The looming USA sanctions have led to a worsening economic crisis in Iran that has seen a sharp drop in the value of the Iranian currency since Trump walked out of the nuclear deal.
Iran's rial currency has been in free-fall in recent weeks and its economy has taken a nose-dive with sanctions set to kick back in starting Monday.
If the new Iranian cryptocurrency manages to gain support from Iran's would-be trading partners, we could see Tehran gain a powerful new asset in its fight to fend off the politicized economic war being waged by the Trump administration on the people and government of the Iranian nation.
He went on to condemn failures to fully implement the Joint Comprehensive Plan of Action (JCPOA) agreement in the commercial, economic and banking sectors and said: "Today, we are in a very critical point in history regarding the Joint Comprehensive Plan of Action (JCPOA) and Europe's transparent measures to compensate for the US' unlawful withdrawal from the deal is very important for the Iranian nation".
Over the weekend, Trump once again floated the idea of meeting, tweeting "I will meet, or not meet, it doesn't matter - it is up to them!" On Monday, Iran's currency hit an all-time low against the United States dollar as a fresh round of sanctions looms - the rial fell to 112,000 against the 1 USD, down from 98,000. Protesters in the Iranian capital swarmed its historic Grand Bazaar on Monday, news agencies reported, and forced shopkeepers to close their stalls in apparent anger over the Islamic Republic's troubled economy, months after similar demonstrations rocked the country.
Iranian lawmakers want to question Rouhani on a range of issues, including economic difficulties, the heavy depreciation of the Rial which has lost more than 50% of its value since April 2018, and rising unemployment.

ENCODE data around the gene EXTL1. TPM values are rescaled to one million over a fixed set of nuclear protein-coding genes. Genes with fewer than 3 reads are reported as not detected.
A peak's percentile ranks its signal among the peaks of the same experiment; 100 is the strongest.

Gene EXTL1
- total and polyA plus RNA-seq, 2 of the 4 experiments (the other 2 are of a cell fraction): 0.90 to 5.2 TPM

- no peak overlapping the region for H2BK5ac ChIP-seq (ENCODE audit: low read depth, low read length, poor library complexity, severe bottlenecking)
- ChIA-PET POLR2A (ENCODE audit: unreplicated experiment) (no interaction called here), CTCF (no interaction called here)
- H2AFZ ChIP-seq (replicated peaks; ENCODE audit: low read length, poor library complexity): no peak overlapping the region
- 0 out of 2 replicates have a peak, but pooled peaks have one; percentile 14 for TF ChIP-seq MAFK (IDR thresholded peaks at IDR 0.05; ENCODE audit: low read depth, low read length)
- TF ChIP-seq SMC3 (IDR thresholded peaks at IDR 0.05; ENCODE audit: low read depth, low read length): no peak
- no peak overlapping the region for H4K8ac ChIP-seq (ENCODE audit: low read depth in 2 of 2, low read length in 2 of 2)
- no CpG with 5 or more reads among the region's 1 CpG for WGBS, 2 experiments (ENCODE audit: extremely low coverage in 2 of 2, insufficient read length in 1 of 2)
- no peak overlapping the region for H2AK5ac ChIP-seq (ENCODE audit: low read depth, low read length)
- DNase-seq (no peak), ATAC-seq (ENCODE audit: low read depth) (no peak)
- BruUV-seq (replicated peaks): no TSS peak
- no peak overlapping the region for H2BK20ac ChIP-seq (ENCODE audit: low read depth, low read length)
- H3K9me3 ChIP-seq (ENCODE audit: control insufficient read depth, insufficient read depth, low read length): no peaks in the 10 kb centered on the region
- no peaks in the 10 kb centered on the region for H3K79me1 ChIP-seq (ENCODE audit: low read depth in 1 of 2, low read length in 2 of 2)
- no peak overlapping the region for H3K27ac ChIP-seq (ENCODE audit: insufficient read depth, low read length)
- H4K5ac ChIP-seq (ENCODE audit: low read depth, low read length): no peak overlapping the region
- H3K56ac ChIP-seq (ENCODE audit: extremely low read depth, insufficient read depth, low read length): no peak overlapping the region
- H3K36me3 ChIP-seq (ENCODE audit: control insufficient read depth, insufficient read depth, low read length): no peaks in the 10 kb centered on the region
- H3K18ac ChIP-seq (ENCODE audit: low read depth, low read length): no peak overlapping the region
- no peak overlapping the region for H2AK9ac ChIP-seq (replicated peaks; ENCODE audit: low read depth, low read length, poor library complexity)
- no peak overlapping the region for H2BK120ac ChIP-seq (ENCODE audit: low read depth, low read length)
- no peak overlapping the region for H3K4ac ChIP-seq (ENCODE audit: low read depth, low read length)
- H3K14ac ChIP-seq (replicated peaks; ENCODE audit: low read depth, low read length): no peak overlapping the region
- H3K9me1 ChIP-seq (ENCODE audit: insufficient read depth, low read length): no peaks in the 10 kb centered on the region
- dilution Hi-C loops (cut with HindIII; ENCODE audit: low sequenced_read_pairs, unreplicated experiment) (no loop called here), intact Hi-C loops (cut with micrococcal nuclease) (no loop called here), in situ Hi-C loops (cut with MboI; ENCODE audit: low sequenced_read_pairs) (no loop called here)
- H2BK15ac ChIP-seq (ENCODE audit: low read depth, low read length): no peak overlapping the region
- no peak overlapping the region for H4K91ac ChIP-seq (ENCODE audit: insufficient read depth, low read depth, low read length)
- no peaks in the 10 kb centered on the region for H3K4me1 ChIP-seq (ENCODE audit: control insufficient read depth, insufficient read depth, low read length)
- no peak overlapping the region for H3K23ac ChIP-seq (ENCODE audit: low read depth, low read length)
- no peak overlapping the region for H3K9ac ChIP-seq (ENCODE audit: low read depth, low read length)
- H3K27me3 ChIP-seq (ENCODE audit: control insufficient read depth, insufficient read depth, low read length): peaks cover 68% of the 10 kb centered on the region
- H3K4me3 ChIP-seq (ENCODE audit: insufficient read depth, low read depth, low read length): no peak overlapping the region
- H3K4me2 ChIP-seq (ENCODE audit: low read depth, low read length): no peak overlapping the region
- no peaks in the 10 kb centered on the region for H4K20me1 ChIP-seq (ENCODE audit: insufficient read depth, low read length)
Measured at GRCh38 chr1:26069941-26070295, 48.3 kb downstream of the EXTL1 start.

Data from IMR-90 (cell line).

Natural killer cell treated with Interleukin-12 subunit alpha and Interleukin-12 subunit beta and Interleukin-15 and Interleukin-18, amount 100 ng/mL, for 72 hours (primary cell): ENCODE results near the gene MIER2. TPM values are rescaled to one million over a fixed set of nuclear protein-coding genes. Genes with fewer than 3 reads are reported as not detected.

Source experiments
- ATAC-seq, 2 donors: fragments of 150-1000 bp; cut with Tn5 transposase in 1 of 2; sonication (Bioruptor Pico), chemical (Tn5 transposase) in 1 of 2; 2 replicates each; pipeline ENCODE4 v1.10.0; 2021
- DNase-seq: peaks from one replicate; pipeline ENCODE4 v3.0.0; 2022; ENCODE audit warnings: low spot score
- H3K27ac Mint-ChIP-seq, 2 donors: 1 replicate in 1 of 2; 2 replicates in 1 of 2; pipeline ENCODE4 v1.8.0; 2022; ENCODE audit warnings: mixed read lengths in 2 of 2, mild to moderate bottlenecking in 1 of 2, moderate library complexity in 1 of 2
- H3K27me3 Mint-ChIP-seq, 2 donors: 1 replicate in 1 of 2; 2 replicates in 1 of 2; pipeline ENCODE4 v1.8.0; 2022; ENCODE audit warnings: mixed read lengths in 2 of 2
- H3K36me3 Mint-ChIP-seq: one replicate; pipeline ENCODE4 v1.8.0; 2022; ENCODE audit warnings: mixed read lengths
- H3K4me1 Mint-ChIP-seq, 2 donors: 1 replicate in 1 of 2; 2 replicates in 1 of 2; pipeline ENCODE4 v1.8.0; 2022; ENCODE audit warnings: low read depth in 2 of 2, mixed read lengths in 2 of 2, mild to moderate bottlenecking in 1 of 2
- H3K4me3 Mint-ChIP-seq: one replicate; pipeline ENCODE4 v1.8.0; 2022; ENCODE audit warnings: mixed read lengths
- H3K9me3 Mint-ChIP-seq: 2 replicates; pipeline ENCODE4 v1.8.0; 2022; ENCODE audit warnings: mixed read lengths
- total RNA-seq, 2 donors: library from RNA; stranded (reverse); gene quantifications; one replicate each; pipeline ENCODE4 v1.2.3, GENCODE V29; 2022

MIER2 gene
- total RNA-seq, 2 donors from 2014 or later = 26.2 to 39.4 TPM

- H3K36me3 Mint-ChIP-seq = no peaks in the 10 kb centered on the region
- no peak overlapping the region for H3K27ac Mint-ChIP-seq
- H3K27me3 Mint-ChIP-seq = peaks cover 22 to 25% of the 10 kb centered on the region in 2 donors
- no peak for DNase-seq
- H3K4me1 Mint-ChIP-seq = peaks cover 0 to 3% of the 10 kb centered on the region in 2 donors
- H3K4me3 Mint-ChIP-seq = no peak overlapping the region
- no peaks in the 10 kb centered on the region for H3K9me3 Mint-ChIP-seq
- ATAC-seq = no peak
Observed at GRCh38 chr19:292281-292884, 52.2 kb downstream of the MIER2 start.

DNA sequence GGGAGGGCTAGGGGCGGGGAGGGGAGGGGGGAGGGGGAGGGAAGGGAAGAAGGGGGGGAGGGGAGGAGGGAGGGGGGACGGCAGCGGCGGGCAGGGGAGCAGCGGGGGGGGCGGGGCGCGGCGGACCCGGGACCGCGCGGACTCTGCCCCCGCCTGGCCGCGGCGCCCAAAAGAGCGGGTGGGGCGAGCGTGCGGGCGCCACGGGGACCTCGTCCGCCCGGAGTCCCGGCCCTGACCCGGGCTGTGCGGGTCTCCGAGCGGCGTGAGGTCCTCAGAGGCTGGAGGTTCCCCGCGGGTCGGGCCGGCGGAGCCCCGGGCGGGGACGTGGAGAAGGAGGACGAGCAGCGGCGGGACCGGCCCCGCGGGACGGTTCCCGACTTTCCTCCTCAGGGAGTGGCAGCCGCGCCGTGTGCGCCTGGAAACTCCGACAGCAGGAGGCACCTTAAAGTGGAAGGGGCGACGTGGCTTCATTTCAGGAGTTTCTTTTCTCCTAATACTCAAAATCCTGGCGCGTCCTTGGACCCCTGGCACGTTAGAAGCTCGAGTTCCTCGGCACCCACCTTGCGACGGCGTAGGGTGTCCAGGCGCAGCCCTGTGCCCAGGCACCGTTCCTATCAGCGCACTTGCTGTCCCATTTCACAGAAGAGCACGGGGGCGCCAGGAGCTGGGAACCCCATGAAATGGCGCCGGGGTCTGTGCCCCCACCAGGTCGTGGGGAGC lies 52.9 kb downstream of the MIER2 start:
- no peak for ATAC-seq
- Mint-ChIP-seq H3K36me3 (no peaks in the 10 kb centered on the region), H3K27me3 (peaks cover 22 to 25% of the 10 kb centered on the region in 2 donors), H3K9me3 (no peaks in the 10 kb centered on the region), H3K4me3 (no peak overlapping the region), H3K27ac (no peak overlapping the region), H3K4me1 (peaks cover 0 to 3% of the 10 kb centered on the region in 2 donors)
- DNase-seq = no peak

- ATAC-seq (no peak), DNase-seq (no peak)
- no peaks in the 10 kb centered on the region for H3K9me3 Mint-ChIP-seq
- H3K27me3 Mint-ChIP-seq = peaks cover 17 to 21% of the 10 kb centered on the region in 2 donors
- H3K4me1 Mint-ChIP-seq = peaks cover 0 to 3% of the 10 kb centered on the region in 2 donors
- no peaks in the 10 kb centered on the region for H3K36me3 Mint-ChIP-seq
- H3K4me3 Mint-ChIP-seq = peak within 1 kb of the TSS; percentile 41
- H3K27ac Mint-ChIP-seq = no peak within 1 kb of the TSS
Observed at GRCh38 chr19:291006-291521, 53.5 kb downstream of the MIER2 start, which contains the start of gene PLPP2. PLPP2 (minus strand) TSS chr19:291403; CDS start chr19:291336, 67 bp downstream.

Despite the protests, Iranian leaders have reacted skeptically to Trump's offer of talks, insisting that the USA first rejoin the nuclear deal.
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In Shiraz, demonstrators marched from various areas to the Zend junction, according to eyewitnesses, chanting slogans calling for Iranian President Hassan Rouhani to leave office.
Iranian Foreign Minister Mohammad Javad Zarif noted on Twitter last week that Iran and the United States had two years of talks leading to the nuclear accord.
"US can only blame itself for pulling out & leaving the table".
Following the decision of the U.S. in May 2018 to abandon its commitment to the JCPOA, the Joint Comprehensive Plan of Action to monitor and regulate Iran's nuclear energy programme, Iranian businesses fear that they are straight back to square one. "If anybody's inciting anything, look no further than to Iran", press secretary Sarah Sanders said and added that President Trump has been "very clear about what he's not going to allow to take place". Worldwide sanctions were lifted under the pact between world powers and Tehran in return for curbs on Iran's nuclear program.
Officials have urged Iranian citizens to remain calm and to hold out through the rough times promised by Washington, noting that the country will weather the latest storm wrought by Trump and his apparently "regime change"-focused administration of pro-Israeli, pro-Saudi hawks".
"Everything screeched to a halt when Trump made the announcement", says one Iranian importer.